Five former employees of Bernard L. Madoff on trial over allegations they aided in his $17bn fraud probably scrapped plea talks involving harsh prison terms to gamble for total exoneration from a jury, ex-prosecutors said.
Bloomberg reports that the U.S. had little reason to offer the group leniency in exchange for testimony against others, since Madoff and his top aides had already pleaded guilty, said Philip Hilder, a former federal prosecutor in Houston who represents defendants accused of white-collar crimes.
'It’s kind of like an airline that only has a couple seats remaining on a flight', said Hilder, who ran the U.S. Justice Department’s organized crime strike force in Houston in the late 1980s. 'There’s no reason to give a discount. They charge a full fare. That principle applies here too'.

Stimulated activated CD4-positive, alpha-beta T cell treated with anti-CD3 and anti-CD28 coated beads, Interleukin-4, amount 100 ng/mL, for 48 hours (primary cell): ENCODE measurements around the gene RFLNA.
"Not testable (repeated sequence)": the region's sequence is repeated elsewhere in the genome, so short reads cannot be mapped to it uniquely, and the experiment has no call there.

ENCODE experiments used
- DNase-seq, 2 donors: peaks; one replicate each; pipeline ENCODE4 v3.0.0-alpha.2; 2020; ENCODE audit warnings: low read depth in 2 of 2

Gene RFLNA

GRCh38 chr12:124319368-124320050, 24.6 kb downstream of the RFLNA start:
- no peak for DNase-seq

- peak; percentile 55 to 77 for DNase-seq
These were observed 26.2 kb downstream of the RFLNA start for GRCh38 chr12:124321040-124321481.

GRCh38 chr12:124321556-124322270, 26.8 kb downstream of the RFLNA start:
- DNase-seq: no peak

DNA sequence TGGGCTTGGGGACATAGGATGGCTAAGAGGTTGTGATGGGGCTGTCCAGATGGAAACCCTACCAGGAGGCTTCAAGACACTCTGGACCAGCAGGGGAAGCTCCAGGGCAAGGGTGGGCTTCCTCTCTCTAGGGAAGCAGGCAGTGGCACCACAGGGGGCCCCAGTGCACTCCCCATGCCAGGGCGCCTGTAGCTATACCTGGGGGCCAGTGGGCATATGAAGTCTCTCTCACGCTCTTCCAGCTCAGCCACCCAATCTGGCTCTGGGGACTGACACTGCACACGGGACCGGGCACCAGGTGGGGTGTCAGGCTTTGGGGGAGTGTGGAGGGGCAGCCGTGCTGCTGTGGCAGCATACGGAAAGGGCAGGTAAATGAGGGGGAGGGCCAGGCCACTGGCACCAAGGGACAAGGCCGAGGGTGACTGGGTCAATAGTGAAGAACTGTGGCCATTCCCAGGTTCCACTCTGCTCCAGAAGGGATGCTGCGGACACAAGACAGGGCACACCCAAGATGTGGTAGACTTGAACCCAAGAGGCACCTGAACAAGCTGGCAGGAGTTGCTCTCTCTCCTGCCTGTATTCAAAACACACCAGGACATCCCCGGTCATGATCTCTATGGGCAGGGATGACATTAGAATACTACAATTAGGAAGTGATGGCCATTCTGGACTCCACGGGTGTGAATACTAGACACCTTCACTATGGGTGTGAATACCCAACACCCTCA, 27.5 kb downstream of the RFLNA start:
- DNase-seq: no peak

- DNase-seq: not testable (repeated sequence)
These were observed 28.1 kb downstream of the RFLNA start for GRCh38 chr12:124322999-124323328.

Opening statements may begin as soon as today, after U.S. District Judge Laura Taylor Swain in Manhattan completes jury selection that started a week ago. Twelve jurors and six alternates will hear what may become the fullest account of how Madoff carried out the biggest Ponzi scheme in U.S. history.
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image: © Clyde Robinson